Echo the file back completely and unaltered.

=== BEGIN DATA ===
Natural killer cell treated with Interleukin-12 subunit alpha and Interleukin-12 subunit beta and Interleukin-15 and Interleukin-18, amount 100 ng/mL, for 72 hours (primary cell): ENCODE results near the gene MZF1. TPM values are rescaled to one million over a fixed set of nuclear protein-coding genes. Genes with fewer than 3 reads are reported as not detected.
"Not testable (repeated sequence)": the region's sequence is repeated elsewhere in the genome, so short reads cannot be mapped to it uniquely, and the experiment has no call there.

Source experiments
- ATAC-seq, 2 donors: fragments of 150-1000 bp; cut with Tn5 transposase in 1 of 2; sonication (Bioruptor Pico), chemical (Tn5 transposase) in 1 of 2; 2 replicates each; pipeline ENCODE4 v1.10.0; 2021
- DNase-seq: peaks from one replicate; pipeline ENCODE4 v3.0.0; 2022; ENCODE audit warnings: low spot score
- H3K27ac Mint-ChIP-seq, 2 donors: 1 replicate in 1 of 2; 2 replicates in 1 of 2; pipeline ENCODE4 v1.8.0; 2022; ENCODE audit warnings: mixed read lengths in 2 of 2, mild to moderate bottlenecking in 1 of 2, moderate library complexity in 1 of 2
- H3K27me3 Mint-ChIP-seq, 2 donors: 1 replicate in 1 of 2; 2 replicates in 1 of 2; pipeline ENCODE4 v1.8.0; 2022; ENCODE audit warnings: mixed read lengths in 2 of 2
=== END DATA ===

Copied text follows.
Natural killer cell treated with Interleukin-12 subunit alpha and Interleukin-12 subunit beta and Interleukin-15 and Interleukin-18, amount 100 ng/mL, for 72 hours (primary cell): ENCODE results near the gene MZF1. TPM values are rescaled to one million over a fixed set of nuclear protein-coding genes. Genes with fewer than 3 reads are reported as not detected.
"Not testable (repeated sequence)": the region's sequence is repeated elsewhere in the genome, so short reads cannot be mapped to it uniquely, and the experiment has no call there.

Source experiments
- ATAC-seq, 2 donors: fragments of 150-1000 bp; cut with Tn5 transposase in 1 of 2; sonication (Bioruptor Pico), chemical (Tn5 transposase) in 1 of 2; 2 replicates each; pipeline ENCODE4 v1.10.0; 2021
- DNase-seq: peaks from one replicate; pipeline ENCODE4 v3.0.0; 2022; ENCODE audit warnings: low spot score
- H3K27ac Mint-ChIP-seq, 2 donors: 1 replicate in 1 of 2; 2 replicates in 1 of 2; pipeline ENCODE4 v1.8.0; 2022; ENCODE audit warnings: mixed read lengths in 2 of 2, mild to moderate bottlenecking in 1 of 2, moderate library complexity in 1 of 2
- H3K27me3 Mint-ChIP-seq, 2 donors: 1 replicate in 1 of 2; 2 replicates in 1 of 2; pipeline ENCODE4 v1.8.0; 2022; ENCODE audit warnings: mixed read lengths in 2 of 2